Under cover of trees
Sometimes, a situation conspires to make things impossible for you. When this happens, a part of you starts to worry that the image you have in mind simply won't be feasible—but a challenge is also stimulating, and the most difficult images are often the most rewarding to achieve.
For example, this is the result I was initially getting when trying to photograph the exterior of a residence.
Using the TS-E 24mm II from as far as I could back up.
There wasn't enough room to back up to get a proper framing and trees surrounding the property meant that whatever position I chose, trunks and branches were going to block a good part of the view. Moving around, a small clearing revealed some important features of the structure.
From this angle, an opening in the branches gave me hope.
I generally try to use a longer lens to avoid very pronounced converging lines, but it isn't always possible when there's no way to make the photograph from farther away. In this case, to get the proper framing and avoid the trees, I had to move in closer and use a super wide-angle lens. The resulting converging lines became too exaggerated, so I alleviated the problem by moving to a slightly elevated point of view using a stepladder.
Using the TS-E 17mm elevated on a stepladder. We're getting somewhere!
At this point, I felt good about the framing, but there were still too many branches blocking the view of the structure—it's not a photograph of the deck, after all. The only solution left was to move in even further and position myself precisely in the small clearing in the branches.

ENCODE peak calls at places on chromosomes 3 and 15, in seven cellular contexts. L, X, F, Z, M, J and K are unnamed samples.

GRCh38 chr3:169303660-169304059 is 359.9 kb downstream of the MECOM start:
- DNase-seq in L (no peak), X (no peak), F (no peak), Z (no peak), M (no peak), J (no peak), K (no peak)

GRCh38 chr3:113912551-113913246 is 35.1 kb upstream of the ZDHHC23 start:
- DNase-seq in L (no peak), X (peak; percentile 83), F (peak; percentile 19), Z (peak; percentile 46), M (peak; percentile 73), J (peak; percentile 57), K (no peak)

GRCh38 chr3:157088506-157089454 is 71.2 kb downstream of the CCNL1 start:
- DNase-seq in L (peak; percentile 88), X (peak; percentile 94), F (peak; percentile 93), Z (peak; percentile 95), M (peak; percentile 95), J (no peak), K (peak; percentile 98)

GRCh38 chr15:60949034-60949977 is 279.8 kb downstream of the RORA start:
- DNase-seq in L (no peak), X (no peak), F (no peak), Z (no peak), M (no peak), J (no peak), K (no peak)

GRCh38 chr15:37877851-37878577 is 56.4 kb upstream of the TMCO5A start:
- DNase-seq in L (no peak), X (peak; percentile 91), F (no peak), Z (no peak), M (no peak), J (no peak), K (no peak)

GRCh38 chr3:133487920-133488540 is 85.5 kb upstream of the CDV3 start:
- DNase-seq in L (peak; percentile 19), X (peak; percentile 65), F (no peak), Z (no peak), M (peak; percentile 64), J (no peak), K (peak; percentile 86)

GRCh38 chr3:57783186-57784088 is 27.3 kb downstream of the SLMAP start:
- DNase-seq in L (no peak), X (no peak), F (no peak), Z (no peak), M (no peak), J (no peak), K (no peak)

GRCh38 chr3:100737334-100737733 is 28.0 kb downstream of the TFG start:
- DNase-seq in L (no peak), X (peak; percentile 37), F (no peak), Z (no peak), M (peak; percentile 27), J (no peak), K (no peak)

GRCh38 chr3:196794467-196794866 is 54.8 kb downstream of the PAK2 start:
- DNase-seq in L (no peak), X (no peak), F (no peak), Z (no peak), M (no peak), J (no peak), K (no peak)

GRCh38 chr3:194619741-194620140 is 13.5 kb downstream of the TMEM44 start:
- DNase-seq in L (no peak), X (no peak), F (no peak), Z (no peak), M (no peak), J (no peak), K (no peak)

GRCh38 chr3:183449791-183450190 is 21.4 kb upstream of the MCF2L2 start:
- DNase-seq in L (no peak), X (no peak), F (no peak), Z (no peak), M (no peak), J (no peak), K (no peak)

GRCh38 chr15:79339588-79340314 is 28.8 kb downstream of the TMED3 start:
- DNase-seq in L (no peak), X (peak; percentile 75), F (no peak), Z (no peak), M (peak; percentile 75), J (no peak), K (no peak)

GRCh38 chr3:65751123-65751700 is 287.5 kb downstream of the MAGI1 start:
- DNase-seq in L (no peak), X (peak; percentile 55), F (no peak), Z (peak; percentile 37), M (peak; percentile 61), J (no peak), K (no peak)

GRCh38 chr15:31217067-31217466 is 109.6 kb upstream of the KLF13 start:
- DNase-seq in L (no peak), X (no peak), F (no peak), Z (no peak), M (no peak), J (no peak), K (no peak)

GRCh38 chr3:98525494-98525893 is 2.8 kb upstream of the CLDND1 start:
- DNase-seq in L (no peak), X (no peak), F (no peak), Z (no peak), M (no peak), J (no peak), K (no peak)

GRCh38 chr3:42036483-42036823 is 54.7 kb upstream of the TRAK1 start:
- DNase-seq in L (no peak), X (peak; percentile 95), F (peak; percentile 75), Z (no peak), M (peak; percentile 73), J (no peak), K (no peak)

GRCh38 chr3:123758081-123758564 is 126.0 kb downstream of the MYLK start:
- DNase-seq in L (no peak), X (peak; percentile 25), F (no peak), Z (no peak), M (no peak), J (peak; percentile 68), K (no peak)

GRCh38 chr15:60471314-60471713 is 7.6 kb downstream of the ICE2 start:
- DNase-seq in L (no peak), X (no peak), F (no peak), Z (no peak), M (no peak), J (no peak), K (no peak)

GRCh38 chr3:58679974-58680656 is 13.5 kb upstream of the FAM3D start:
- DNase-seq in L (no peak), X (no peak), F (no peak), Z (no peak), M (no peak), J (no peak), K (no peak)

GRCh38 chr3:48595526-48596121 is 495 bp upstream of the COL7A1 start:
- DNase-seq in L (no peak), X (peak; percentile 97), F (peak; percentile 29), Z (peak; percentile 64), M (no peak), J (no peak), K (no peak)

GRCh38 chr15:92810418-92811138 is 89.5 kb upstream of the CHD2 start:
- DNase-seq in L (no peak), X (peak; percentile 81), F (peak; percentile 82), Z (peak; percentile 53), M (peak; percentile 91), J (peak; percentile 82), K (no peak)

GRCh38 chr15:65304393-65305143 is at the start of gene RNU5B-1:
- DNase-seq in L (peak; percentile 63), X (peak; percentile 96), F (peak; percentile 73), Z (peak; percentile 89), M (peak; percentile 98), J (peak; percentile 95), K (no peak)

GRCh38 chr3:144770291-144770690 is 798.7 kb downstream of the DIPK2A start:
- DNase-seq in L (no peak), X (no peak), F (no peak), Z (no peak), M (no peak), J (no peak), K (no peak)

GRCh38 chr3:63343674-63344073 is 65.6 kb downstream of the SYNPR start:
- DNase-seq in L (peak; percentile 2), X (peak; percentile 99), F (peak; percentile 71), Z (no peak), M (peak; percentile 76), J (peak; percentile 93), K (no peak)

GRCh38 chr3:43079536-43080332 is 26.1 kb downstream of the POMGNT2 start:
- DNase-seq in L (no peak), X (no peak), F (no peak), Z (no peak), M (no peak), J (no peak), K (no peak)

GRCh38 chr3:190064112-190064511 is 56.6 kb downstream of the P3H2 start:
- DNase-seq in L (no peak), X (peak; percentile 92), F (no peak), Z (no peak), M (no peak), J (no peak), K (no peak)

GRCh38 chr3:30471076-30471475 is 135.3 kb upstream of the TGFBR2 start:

That's it! At last, the branches weren't ruining the shot. The problem, of course, is that even with my super wide-angle lens, I couldn't fit the whole structure within the frame. Luckily, it was still possible to perform a flat stitch, joining together three "plates" at the extremes of the movements allowed by the lens.
Oh, did I mention that this shot would normally have been made just before sunrise for the sun to be behind me? Yeah, well, in this case it was not an option—I would have to "fix it in post", because the structure was backlit. Not only did I have to shoot multiple plates to get both the top and the bottom of the structure, I also had to shoot a bracket of exposures for each plate—from four seconds to two minutes each (using a remote timer)—to get detail in the shadows as well as the highlights.
Since shifting the lens introduces a parallax error, the camera was mounted on a rail: after each plate, I had to shift the lens in one direction and the camera in the opposite direction. Nothing else could move, otherwise the images wouldn't fit together and it'd be a nightmare. Of course, all this time I was battling with rapidly fading ambient light, so there was no time to lose.
Needless to say, my legs were tired when I finally stepped down from the ladder (and started breathing again).
Onto post-production, the first step was to join the pieces of the puzzle together.
All together now.
Off to a good start! But the challenge, especially in a backlit situation, is to harmonize the tones without having the image looking like an overly processed HDR—a tacky look I abhor.
Looking at the intermediary image above, it was clear that some serious problems called our attention. One was that the structure still felt too dark against the sky and needed to be "lit up". Then there was the obvious dissonance in colors and tones between the different wooden surfaces—the deck was too pale compared with the façades, and the far wall's orange was too saturated. Naturally, lots of miscellaneous details needed to be cleaned up as well.
We've come a long way.
Voilà, after several hours of work, a result that, while certainly a compromise imposed by the situation, nevertheless does justice to the beauty of the architecture.